While you are traveling in Morocco, for sure you will also be eating out in Morocco! After all, Morocco is known for its delicious cuisine, and it would be a shame to not experience all that it offers. But if you’re not familiar with the Moroccan restaurant culture, it can be difficult to navigate through your options for eating out in Morocco and what to expect for cost and overall experience.
What is the local restaurant culture in Morocco?
The local restaurant culture in Morocco differs than that in other countries. The average Moroccan will likely state that when eating out in Morocco, the best Moroccan food is found… at home! When Moroccans dine out, they most often choose something different than what they would have at home. Typically this means fried fish platters, rotisserie chicken, panini sandwiches, pizza and grilled or steamed meat. There are a couple of times when Moroccans may seek out traditional Moroccan cuisine, namely eating couscous on Fridays, or grabbing a tagine at a roadside stand when traveling.
Menus are most commonly written in French, so if you don’t speak French, you’ll want learn at least some of the basics or have Google translate handy on your phone. When eating out in Morocco in restaurants that are more geared for tourist groups, you will likely find menus written in several languages. Very casual snack stands may only have a menu board or menu written in Arabic.
What are the best restaurants in Morocco?
First of all, what does “best” mean to you? Restaurant choices in Morocco, and really anywhere is the world, are very subjective; it can be challenging to anticipate what someone may appreciate more than another guest, or consider good value for the price. If we’ve never eaten together, it may be very hard to predict what you will like!
Meals are not typically included in Mint Tea Tours services, and we encourage our guests to research and explore restaurants which best fit their dining preferences. When eating out in Morocco, you will find all different price points, all different qualities, and all different service levels.
But how can you know which restaurant might be a good choice? We recently came across an interesting theory in a Buzzfeed article, which said to choose restaurants with reviews rated at 3.5 out of 5. The reason? The food was often great, which would have resulted in 5 stars, but the service was different than what typical Americans might expect, hence the “just-above-average” rating.
When eating out in Morocco, you might also encounter different service than what you are used to back home, so please keep an open mind. In general, wait staff does not tend to be as attentive, so your water glass may not always be magically replenished, they may leave you alone to enjoy you meal rather than checking in often, and after they may not inquire if you enjoyed your meal.
Your Mint Tea Tours private driver or your city guide can recommend places, based on local favorites or where past guests have enjoyed meals. Please let them know your budget in terms of local currency and what type of meal – full menu or light fare, casual or fine dining, local, traditional Moroccan food or international, allergies and other dietary concerns – you might be interested in, and they will do their best to accommodate all of your requests.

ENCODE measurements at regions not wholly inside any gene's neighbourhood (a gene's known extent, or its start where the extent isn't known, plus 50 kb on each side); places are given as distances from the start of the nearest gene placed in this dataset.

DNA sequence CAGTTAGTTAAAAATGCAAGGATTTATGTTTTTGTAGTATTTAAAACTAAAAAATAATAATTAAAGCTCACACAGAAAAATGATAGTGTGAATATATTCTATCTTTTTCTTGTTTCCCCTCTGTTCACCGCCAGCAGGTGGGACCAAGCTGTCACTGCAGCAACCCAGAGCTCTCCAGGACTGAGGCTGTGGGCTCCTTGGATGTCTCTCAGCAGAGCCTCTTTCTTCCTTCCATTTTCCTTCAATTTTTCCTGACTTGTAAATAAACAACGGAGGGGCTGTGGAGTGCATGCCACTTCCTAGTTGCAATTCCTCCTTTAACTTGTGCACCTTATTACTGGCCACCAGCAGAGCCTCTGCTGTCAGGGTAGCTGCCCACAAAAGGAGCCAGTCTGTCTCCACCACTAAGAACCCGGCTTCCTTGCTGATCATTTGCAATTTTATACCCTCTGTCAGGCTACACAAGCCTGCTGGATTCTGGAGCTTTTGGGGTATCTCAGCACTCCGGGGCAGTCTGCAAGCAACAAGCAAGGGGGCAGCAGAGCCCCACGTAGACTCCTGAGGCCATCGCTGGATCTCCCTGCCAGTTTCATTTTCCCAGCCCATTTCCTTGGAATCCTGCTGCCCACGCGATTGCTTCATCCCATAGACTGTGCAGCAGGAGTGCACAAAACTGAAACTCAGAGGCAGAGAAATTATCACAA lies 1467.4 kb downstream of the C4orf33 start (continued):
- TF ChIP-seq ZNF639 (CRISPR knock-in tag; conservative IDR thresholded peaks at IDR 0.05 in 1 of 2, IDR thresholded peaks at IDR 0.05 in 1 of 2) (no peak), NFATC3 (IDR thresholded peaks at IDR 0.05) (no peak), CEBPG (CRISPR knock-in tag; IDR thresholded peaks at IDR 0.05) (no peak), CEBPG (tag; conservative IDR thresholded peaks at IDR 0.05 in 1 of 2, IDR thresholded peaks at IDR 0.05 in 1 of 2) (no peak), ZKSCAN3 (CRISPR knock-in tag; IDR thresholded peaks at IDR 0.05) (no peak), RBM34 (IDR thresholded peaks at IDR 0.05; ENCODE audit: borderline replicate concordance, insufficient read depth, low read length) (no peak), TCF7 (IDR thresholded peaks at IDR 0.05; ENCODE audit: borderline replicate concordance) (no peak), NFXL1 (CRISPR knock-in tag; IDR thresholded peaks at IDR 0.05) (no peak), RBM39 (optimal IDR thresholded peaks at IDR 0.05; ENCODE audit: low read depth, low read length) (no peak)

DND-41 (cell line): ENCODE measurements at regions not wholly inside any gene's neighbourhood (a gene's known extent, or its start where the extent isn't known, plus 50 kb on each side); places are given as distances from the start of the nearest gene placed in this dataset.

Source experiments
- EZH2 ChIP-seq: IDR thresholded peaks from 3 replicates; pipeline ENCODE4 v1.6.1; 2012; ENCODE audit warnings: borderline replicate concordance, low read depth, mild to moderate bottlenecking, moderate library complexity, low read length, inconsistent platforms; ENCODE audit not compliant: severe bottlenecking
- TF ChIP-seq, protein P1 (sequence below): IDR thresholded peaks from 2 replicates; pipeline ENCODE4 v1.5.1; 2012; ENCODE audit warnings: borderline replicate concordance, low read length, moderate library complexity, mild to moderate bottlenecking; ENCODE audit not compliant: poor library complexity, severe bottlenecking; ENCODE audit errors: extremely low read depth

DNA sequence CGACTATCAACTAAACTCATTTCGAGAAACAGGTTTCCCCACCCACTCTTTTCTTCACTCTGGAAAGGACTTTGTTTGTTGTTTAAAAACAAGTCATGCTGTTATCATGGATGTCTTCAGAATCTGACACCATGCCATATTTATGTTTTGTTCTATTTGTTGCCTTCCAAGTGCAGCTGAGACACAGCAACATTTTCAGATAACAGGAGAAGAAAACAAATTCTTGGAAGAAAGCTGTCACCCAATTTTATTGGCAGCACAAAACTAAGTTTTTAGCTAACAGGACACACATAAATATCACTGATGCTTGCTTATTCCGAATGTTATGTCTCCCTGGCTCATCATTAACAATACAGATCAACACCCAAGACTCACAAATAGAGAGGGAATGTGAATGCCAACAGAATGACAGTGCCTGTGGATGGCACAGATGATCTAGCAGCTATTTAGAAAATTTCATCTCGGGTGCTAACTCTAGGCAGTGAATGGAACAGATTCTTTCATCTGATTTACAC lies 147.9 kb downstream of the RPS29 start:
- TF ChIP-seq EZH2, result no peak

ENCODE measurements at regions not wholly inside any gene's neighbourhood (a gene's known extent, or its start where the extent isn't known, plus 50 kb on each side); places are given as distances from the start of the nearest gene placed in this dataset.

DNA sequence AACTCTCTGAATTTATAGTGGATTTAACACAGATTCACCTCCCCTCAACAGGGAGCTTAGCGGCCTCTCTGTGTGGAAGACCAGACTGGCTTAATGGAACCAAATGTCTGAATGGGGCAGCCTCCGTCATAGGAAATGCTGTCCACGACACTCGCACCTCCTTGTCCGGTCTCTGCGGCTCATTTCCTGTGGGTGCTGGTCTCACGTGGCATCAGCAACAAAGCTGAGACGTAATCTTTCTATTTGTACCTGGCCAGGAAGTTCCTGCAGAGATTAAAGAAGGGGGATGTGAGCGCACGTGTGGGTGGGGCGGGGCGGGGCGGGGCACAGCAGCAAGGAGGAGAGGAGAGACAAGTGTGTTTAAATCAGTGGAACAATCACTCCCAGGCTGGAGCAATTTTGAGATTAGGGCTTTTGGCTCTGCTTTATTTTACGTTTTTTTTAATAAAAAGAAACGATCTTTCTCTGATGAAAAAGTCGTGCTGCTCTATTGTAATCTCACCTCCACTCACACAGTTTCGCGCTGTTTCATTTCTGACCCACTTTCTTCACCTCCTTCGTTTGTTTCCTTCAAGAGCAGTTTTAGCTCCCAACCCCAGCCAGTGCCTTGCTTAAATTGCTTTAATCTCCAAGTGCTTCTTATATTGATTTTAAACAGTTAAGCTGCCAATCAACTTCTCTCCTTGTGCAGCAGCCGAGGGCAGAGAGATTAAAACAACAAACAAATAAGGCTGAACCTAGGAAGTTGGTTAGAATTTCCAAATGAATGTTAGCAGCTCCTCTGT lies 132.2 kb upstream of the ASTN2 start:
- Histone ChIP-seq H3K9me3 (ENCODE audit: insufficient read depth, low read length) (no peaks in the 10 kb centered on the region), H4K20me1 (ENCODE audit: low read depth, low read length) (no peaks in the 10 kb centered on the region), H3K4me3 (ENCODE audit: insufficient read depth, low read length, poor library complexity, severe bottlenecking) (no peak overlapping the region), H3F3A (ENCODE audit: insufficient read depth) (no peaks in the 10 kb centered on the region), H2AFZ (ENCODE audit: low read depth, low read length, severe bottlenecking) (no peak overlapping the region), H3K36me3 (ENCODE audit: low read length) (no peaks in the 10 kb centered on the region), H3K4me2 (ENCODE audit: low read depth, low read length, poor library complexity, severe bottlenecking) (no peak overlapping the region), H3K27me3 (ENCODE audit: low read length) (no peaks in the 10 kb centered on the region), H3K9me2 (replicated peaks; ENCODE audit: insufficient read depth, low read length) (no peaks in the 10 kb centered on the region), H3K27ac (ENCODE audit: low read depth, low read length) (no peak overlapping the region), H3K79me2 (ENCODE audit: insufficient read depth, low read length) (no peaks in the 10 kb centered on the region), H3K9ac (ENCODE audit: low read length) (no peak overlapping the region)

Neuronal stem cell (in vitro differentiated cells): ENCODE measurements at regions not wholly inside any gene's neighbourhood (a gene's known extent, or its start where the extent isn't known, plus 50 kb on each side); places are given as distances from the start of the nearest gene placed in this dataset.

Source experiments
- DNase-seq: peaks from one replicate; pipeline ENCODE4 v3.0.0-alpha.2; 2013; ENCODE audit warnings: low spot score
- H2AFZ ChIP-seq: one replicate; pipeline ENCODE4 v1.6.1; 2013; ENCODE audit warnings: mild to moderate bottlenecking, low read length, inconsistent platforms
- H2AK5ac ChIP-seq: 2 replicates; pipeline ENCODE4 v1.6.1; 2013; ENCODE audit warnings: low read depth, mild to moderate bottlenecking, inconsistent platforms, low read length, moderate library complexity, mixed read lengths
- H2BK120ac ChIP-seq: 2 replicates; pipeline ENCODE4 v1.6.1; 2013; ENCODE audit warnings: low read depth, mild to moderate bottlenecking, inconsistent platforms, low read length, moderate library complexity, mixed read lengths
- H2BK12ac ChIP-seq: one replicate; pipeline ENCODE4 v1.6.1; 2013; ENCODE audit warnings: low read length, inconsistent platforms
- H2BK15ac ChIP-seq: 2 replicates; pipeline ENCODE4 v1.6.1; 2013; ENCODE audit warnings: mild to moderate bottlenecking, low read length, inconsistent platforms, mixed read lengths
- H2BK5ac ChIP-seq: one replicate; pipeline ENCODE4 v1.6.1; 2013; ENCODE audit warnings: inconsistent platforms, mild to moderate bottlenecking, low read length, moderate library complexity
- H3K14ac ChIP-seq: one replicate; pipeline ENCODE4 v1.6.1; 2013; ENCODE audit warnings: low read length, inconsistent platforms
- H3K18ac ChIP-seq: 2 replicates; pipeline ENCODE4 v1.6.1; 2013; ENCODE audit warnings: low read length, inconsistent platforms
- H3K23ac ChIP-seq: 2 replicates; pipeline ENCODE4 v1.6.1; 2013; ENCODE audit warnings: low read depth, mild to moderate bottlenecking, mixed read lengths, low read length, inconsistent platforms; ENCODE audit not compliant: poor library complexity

Riads in Morocco can be a great way to discover exceptional cuisine!
Generally-speaking, riads in Morocco can be great places to discover great food. In Morocco, women have traditionally ruled over kitchens versus a more Western male-dominated chef area, and many riads employ women with strong cooking skills and with a more personalized touch for their guests. Some riads reserve their restaurants for guests of the riads; others are open to the public. We do suggest eating at your hotel or riad on days of long travel, and your driver can assist in making a reservation, since riads typically shop the day of for fresh and seasonal ingredients.
Which city has the best food in Morocco?
Hmm, asking us which city has the best food in Morocco is a loaded question! We love food, and we love trying new flavors, so what we will say is, when you are eating out in Morocco, each city or region has its own local specialty that is best to eat… locally!
For example, Marrakech is known for “tangia” which should not be confused with “tagine”. Tangia has been known as a bachelor’s dish – the base is meat with spices, herbs and other flavorings, and then it’s is slow-cooked for hours in a clay jar.
Fes has always been held as the gold standard for traditional Moroccan food, and pastilla (also written as b’stilla) is one of Fes’ specialties that is a welcomed addition to any fancy wedding table. You could maybe call it a sweet-savory “pot pie” made with delicate flaky warka dough (similar to filo dough). Pastilla was traditionally made with pigeon but these days is most often made with chicken, which is then shredded and added to stewed spiced onions which is all bound with eggs. The sweetness comes from a light topping of almonds, powdered sugar and cinnamon.
The local specialty in Merzouga is called “Medfouna” which translated to “buried”. Sometimes medfounda is called stuffed Berber pizza, and you really need to try it to make your tastebuds so happy! The common version is a stuffed bread dough filled with meat, onion and spices and usually eaten while drinking mint tea, but you can also get a vegetarian version of medfouna which is equally delicious.